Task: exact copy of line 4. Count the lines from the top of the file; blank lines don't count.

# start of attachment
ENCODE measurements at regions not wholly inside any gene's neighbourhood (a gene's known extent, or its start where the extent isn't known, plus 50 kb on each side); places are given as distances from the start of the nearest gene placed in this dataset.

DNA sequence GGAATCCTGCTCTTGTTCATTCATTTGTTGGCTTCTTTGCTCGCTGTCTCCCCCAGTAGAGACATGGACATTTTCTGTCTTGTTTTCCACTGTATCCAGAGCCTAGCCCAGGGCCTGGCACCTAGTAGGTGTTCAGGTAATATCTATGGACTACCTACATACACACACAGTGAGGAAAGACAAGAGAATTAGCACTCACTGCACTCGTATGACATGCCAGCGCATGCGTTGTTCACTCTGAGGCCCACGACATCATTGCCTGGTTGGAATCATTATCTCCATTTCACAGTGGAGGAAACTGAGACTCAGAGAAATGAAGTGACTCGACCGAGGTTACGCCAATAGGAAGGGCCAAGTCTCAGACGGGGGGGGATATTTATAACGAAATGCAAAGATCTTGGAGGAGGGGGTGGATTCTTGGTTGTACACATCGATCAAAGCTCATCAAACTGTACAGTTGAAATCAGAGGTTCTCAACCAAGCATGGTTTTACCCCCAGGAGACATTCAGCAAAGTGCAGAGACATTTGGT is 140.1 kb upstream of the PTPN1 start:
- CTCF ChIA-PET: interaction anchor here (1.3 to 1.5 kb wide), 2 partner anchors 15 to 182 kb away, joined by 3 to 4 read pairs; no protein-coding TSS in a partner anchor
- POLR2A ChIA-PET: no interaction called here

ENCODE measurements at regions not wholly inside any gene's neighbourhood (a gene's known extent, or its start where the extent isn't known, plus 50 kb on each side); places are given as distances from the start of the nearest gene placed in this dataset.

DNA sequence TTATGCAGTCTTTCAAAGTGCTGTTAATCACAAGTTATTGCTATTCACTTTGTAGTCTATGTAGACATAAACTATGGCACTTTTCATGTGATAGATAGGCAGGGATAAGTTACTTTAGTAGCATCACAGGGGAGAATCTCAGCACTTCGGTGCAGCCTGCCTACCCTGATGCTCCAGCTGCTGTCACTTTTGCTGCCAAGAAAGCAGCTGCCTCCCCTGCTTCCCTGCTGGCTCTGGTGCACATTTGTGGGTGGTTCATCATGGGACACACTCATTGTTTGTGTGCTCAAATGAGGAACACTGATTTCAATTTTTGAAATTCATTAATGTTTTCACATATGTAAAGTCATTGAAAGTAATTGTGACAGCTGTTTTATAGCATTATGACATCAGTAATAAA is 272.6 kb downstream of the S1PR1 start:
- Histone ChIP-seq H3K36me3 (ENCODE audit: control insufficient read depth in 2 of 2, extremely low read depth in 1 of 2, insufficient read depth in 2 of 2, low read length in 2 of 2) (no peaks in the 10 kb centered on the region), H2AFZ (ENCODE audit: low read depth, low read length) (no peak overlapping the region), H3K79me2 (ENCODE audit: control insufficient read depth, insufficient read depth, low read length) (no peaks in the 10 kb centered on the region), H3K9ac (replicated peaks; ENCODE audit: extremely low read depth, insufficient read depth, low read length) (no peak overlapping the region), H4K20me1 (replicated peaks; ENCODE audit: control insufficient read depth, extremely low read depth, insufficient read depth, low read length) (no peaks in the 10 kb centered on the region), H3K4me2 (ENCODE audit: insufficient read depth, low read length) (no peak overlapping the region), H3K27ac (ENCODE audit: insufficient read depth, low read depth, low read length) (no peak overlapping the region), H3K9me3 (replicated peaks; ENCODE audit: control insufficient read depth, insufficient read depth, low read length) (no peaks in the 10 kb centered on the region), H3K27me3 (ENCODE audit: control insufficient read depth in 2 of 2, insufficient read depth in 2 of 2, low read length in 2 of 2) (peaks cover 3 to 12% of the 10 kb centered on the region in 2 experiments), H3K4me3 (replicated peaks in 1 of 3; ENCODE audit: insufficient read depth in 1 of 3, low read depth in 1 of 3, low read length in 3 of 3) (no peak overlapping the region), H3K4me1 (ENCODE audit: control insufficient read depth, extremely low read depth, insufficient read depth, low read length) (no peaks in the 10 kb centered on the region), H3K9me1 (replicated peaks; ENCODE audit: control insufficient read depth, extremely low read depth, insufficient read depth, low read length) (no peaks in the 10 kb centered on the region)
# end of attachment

- POLR2A ChIA-PET: no interaction called here